Update: Newly Passed Delaware Law Will Necessitate Important Updates to Credit Agreements

Financial Industry Alert

The following client alert is an update of the Orrick alert sent on June 14, 2018. Since then, the proposed amendment to the Delaware Limited Liability Company Act was signed into law by the governor of the state. 

On July 23, 2018, the State of Delaware amended the Delaware Limited Liability Company Act to allow a Delaware limited liability company to divide itself into two or more LLCs (effective as of August 1, 2018). The original LLC will have the ability to allocate its assets, liabilities, rights and duties among the newly divided LLCs pursuant to a "plan of division" and then terminate or continue its own existence. Following the division, each LLC would own the assets and be obligated on the liabilities of the original LLC only to the extent they are allocated to it by the plan of division (unless the plan of division constitutes a fraudulent transfer). The amendment provides that if an LLC formed prior to August 1, 2018 is a party to any agreement entered into prior to that date containing a restriction on mergers, consolidations or transfers of assets by such LLC, then such restriction will be deemed also to apply to any division by such LLC.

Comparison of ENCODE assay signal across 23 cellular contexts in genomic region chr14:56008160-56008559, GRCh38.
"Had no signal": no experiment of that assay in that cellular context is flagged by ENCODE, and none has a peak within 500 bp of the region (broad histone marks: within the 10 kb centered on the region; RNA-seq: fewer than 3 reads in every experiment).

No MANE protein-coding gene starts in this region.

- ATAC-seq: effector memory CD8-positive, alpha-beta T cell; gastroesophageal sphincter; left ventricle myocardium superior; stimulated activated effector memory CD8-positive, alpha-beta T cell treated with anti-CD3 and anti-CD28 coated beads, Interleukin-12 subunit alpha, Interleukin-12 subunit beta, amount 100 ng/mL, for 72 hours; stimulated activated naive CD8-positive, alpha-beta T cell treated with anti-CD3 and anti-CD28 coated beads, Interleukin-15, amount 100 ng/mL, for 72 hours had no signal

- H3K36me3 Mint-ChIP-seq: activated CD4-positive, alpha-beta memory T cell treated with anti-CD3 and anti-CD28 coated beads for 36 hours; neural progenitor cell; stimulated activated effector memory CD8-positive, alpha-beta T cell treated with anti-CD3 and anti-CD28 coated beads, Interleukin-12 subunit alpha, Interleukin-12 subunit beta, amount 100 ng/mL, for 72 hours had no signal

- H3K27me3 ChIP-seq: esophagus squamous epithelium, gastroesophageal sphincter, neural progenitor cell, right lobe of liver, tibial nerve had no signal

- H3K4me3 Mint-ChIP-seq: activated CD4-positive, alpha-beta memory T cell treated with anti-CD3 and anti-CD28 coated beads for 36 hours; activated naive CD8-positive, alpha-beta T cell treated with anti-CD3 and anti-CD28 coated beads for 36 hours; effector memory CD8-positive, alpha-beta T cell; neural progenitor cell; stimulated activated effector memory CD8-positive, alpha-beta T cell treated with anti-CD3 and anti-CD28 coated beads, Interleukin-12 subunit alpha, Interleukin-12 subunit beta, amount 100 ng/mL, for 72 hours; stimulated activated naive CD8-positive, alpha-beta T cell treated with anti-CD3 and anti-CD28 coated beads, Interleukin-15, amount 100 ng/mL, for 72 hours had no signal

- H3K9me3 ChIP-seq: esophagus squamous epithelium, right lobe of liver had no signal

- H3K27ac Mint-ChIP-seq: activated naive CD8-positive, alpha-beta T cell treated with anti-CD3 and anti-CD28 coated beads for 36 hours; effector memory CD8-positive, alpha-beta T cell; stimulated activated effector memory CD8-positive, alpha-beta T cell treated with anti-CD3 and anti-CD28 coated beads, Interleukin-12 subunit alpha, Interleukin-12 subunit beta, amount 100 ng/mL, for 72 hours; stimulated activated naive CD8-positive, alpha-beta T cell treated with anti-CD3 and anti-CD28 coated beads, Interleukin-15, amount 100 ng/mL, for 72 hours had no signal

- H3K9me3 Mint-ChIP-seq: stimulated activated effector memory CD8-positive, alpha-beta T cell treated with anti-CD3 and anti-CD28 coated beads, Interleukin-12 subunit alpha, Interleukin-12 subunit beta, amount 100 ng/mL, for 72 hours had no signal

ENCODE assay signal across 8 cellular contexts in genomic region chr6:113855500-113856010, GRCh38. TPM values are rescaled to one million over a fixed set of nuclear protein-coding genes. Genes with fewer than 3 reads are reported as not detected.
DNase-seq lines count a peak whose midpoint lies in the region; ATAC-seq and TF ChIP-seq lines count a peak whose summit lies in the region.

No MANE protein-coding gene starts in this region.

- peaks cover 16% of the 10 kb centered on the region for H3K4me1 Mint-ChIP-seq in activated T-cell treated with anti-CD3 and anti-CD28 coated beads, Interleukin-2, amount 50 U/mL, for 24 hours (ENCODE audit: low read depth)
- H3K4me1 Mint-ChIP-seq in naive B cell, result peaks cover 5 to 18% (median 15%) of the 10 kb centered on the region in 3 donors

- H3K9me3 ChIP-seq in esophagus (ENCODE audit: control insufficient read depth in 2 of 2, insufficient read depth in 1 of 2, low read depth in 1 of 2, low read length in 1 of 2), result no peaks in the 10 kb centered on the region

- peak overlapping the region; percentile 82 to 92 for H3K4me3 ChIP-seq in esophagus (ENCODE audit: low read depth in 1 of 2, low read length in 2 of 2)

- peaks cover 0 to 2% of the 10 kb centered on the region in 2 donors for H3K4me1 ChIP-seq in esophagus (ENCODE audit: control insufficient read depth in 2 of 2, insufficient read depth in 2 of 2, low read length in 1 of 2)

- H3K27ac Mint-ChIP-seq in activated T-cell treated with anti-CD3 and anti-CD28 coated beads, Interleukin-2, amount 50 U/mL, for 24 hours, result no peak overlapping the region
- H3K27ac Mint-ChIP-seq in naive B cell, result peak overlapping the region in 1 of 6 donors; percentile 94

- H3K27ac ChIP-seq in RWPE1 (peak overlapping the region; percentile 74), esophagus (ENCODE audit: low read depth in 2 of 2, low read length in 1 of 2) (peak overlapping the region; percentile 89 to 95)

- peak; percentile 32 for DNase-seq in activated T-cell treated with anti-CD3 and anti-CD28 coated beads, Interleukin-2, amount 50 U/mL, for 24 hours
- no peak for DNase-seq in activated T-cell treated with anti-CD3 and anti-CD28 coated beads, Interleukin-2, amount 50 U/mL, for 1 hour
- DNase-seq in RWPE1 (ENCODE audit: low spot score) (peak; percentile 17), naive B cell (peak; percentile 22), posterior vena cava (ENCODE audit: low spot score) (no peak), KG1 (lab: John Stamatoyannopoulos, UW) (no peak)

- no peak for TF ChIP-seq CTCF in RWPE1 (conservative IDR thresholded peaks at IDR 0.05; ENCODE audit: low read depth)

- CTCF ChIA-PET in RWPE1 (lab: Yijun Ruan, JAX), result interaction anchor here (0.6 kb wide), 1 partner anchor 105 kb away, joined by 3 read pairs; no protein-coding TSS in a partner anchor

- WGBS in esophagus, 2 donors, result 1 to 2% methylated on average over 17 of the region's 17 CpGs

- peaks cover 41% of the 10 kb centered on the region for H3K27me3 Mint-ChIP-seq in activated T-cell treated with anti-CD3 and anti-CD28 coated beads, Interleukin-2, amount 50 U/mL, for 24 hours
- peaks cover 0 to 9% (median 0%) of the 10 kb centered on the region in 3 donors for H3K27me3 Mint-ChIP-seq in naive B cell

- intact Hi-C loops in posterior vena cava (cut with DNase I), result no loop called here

Loan agreements typically restrict mergers, asset sales and similar transactions, but most do not currently contemplate divisions. When entering into new loan agreements or amending existing loan agreements, lenders should consider: (1) changing the definition of "Asset Sale" to incorporate the effective transfer of assets via division, (2) expanding the negative covenant related to mergers and other fundamental changes to include divisions as a type of fundamental change, and (3) modifying the collateral covenants to ensure that future LLCs formed by division will be required to pledge assets and equity to support the obligations owed to such lenders to the same extent as existing entities.